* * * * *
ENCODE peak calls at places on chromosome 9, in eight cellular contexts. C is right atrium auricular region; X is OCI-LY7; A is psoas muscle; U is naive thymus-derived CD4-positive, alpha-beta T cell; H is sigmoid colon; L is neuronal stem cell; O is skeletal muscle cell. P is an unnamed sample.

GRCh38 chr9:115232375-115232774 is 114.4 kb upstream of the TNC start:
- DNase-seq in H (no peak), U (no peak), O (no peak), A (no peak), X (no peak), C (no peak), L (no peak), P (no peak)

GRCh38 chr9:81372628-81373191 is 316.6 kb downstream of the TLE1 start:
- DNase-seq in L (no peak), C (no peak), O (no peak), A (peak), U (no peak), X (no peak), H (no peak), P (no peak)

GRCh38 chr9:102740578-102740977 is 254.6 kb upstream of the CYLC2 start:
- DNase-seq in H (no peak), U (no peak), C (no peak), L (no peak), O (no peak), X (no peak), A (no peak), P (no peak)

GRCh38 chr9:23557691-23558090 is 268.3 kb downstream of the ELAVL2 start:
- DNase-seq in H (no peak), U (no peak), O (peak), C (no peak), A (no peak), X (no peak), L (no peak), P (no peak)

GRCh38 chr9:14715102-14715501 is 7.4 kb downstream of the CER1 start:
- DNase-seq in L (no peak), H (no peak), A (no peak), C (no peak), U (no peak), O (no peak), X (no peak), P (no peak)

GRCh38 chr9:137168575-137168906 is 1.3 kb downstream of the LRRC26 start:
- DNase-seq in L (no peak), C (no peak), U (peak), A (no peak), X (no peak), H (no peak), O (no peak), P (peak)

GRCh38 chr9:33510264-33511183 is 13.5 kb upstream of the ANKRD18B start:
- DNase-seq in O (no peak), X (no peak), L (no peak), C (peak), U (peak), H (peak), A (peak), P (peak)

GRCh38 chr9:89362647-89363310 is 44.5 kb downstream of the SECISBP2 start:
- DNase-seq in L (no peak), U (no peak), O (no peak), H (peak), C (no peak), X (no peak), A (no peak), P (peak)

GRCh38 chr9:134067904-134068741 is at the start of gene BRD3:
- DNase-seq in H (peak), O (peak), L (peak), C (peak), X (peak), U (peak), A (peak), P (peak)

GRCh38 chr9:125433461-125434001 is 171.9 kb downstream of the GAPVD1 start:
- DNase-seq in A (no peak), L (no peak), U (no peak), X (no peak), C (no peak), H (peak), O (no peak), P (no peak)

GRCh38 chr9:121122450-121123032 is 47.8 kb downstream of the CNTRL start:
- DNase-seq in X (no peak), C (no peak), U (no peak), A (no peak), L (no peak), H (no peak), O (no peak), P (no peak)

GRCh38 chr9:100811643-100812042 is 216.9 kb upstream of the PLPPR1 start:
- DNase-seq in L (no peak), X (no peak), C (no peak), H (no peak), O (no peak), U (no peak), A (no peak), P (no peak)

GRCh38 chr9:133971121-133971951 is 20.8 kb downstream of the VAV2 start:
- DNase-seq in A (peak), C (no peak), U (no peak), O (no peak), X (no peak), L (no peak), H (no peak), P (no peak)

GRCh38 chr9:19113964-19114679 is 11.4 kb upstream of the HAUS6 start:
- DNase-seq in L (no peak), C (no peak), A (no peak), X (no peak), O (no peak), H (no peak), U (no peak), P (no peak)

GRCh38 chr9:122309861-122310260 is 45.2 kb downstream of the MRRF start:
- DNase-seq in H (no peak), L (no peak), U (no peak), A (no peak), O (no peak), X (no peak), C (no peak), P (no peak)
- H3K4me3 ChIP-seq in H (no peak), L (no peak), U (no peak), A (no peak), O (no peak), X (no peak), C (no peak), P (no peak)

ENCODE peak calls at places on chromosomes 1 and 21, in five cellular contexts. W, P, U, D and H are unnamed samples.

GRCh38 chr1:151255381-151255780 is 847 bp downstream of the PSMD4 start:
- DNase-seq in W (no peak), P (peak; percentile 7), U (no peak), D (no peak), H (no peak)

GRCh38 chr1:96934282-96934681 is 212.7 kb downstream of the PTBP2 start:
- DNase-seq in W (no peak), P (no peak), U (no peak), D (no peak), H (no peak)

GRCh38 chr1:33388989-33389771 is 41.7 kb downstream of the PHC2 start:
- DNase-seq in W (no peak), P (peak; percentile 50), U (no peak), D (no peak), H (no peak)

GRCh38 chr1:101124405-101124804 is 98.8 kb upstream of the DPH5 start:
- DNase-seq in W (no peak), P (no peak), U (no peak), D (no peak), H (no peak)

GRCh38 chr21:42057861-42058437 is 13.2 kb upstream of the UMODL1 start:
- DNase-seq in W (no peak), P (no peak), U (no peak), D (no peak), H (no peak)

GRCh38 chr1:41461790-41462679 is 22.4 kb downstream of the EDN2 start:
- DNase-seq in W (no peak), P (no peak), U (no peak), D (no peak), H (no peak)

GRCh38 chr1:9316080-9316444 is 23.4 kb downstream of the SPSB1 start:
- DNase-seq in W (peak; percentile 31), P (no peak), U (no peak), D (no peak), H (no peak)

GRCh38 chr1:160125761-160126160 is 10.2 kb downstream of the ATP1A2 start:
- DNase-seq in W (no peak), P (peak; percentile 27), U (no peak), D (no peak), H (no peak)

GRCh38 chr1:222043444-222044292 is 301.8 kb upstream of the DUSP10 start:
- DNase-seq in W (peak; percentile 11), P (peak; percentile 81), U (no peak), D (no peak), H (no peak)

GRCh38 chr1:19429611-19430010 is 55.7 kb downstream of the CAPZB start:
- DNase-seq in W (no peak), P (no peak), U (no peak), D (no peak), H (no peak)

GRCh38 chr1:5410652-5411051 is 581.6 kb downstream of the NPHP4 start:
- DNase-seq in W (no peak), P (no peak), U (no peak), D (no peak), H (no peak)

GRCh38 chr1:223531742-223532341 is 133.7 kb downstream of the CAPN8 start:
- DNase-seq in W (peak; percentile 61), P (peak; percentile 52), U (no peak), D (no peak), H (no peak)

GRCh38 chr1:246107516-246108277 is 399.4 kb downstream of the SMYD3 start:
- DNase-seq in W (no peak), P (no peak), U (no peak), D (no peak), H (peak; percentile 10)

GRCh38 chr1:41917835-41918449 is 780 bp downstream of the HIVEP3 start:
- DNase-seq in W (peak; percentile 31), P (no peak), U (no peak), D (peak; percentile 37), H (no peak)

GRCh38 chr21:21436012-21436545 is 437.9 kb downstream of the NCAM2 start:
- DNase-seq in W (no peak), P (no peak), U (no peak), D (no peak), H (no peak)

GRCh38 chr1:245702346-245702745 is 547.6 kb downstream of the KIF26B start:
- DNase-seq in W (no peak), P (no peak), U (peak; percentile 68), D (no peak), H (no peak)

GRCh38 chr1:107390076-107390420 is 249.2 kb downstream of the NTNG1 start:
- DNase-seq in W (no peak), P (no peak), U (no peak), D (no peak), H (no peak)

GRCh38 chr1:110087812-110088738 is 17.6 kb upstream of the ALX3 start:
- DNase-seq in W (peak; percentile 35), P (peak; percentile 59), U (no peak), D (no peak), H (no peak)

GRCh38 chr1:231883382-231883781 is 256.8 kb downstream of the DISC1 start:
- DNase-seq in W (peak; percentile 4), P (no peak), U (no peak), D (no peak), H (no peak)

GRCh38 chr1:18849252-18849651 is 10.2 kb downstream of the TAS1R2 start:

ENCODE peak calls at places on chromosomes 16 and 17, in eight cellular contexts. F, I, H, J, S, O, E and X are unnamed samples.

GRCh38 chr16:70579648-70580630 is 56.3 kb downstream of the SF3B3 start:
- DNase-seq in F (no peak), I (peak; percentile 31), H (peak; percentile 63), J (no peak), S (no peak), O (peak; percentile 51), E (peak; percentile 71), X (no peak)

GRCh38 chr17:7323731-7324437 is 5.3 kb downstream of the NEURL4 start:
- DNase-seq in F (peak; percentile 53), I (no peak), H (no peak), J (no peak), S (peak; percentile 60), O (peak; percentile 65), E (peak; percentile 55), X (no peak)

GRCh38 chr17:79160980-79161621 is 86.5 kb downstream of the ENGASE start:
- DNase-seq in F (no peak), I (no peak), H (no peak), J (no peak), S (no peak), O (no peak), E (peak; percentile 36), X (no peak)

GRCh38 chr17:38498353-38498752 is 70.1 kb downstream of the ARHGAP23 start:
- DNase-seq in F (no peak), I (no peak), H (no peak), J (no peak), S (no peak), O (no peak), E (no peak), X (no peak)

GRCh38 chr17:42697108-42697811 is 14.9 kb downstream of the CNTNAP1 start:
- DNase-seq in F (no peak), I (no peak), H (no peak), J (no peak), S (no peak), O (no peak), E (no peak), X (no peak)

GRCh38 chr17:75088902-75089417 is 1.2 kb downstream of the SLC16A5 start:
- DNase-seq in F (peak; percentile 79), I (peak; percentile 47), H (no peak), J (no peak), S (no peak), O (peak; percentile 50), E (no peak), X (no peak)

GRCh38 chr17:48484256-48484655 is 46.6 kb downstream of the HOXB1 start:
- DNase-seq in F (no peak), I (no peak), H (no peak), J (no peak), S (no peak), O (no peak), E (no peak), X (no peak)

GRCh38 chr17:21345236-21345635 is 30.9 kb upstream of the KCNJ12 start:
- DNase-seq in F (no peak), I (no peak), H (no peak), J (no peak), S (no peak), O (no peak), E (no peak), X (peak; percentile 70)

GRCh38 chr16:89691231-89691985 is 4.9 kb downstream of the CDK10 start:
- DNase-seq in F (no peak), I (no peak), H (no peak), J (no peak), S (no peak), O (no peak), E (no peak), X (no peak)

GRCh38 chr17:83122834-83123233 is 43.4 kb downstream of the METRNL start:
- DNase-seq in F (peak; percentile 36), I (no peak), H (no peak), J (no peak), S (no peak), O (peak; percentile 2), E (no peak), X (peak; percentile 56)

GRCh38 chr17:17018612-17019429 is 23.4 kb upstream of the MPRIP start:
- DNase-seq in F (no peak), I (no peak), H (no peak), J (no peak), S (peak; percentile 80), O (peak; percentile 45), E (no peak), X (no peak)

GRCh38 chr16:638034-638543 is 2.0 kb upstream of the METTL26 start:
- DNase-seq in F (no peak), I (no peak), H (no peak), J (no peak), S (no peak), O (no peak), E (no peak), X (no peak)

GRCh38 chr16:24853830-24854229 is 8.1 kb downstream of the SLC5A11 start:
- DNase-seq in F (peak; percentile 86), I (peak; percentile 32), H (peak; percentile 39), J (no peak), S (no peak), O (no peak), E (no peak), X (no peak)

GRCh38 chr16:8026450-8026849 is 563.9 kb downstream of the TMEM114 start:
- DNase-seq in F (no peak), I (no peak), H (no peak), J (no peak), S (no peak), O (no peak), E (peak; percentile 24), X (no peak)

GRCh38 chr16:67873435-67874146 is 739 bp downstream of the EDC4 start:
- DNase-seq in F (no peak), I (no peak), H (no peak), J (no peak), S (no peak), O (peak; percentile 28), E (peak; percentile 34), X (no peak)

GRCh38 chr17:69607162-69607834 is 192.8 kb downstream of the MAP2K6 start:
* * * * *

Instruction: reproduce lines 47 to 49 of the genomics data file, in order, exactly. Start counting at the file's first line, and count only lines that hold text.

- DNase-seq in W (peak; percentile 31), P (no peak), U (no peak), D (no peak), H (no peak)

GRCh38 chr1:160125761-160126160 is 10.2 kb downstream of the ATP1A2 start:
- DNase-seq in W (no peak), P (peak; percentile 27), U (no peak), D (no peak), H (no peak)